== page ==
ISLAMABAD: The Supreme Court has held that depriving an illiterate ‘parda-nashin’ (covered) woman of a large proportion of her property without professional or independent advice, or without making her understand the deed, was not sustainable in law.

“The real point is that the disposition of property must be substantially understood,” the Supreme Court held in a judgement authored by Justice Muhammad Ali Mazhar.

Justice Mazhar was a member of a two-judge bench headed by Justice Sardar Tariq Masood, which had taken up an appeal against an April 15, 2019 rejection by the Lahore High Court Rawalpindi bench of the concurrent findings of a Rawalpindi civil judge and the additional district and sessions judge.

The case involves a gift deed of properties inherited by Ms Zaibunnisa and Ms Hameeda Bibi, both illiterate and parda-nashin, prepared fraudulently by their brother on a blank paper through misrepresentation.

The all-encompassing evidence recorded in the trial court, the judgement said, exemplifies that the women were not aware of the type of document they were going to sign so, taking advantage of their illiteracy, the brother managed the execution of the gift in his favour.

Nothing was brought on record to prove that any disinterested, neutral or nonaligned person read over the indenture of the gift to the illiterate and parda-nashin women, the verdict noted. Such documents severely and gravely jeopardise the interest of illiterate and parda-nashin women in favour of any person having a relationship of profuse confidence and faith with them; they require stringent testimony and authentication of execution with the assurance of independent and unprejudiced advice to such women with further confirmation and reassurance without any doubt that the description, repercussions and aftermath/end result of the transaction was fully explained and understood.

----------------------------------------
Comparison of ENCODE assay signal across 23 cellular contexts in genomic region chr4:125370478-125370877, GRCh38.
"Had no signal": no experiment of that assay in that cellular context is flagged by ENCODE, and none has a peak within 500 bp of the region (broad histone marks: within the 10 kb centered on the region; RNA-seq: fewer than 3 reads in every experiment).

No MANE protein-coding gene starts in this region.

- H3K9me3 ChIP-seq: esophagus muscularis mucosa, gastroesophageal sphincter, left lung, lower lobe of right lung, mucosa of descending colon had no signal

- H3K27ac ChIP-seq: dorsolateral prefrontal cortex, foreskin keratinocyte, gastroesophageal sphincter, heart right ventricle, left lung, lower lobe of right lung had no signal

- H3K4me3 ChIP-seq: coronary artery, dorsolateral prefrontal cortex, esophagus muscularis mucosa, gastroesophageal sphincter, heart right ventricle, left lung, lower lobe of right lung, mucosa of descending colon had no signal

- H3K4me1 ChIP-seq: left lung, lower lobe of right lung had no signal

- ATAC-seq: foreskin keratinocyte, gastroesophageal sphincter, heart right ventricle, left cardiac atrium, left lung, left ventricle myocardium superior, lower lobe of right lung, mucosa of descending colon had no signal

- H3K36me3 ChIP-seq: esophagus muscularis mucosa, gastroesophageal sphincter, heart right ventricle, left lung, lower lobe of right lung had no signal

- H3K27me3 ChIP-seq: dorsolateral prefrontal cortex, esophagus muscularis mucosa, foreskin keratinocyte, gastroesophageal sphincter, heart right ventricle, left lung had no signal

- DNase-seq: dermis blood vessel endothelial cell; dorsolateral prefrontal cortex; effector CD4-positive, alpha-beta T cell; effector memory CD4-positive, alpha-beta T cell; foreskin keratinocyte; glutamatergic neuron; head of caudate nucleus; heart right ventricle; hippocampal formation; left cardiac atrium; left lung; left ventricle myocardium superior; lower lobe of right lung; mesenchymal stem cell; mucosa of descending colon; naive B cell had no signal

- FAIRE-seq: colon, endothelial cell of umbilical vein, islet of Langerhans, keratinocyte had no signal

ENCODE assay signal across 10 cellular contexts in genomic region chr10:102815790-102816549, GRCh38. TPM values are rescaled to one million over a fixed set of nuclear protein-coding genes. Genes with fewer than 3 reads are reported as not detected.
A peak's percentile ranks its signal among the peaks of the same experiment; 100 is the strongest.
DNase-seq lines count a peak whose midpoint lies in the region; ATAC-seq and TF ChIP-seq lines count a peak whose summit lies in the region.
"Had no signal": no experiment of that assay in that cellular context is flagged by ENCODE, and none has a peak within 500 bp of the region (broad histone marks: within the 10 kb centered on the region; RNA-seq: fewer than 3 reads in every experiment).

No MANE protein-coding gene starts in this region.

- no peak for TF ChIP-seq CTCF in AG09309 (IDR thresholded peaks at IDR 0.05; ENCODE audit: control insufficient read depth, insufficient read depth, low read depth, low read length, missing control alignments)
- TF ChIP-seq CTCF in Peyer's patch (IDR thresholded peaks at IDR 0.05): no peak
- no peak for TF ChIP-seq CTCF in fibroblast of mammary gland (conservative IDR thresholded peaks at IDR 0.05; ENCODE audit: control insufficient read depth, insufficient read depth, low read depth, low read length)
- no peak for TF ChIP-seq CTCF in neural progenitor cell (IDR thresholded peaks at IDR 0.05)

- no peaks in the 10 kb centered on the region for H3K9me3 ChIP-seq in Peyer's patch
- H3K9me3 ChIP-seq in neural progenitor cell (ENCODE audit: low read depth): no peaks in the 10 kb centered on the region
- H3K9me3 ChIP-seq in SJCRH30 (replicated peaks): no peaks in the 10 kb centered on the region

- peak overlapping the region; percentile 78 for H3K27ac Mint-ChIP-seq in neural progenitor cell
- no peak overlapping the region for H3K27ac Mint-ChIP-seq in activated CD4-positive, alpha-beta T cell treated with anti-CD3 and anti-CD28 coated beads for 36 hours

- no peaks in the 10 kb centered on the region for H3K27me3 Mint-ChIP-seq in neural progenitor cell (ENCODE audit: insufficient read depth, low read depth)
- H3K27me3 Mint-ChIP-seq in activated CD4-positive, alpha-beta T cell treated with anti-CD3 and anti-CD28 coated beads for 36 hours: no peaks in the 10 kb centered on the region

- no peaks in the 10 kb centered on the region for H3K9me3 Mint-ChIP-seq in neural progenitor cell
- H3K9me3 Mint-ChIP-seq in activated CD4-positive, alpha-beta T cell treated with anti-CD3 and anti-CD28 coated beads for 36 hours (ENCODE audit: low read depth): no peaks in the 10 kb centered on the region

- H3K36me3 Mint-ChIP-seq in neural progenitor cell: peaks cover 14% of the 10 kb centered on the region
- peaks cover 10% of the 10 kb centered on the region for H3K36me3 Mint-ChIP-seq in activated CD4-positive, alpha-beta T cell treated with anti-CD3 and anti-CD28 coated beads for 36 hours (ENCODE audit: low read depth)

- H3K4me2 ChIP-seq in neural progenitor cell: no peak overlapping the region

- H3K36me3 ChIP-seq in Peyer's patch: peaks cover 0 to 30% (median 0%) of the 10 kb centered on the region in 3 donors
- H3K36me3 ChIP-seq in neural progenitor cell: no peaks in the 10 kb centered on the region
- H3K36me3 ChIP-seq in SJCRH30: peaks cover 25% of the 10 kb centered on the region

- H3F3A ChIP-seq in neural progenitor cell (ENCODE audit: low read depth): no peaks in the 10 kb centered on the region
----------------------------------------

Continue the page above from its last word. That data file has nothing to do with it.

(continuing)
The burden of proof, the judgement said, will always rest upon the person who entreats to uphold the transaction entered into with the parda-nashin or illiterate woman to establish that the document was executed by her after mindfulness of the transaction, the judgement said. It added that it was imperative for the courts as an assiduous duty and obligation that while dealing with instances of any document executed by parda-nashin or illiterate woman, it ought to be satisfied with clear evidence that the document was, in fact, executed by her or by a duly constituted attorney appointed by her with full understanding and intelligence regarding the nature of the document.

“The parda-nashin women have been given protection in view of social conditions that include an imperfect knowledge of the world being virtually excluded from communion with the outside world,” it said, adding the rationale of this rule of wisdom and concentration was obviously to shield them from deception, duress and misrepresentation.

The verdict also cited a number of precedents from different jurisdictions to establish that it was for the person claiming the benefit of any such disposition to establish affirmatively that it was substantially understood by the woman and was really her free and intelligent act. It further said if she was illiterate, it must have been read over to her and if the terms were intricate they must have been adequately explained.

The onus to prove the transaction being legitimate and free from all suspicions and doubts surrounding it can only be proved if it was established that the woman was fully cognizant and aware of the nature of the transaction and probable consequences; that she had independent advice from a reliable source/person of trust to fully understand the nature of the transaction; that witnesses to the transaction were close relatives or fully acquainted with the woman and had no conflict of interest with her and that the sale consideration was duly paid and received by the woman in the same manner, besides the nature of transaction was explained to her in the language she understands fully and she was apprised of the contents of the deed/receipt.

Published in Dawn, May 21st, 2022

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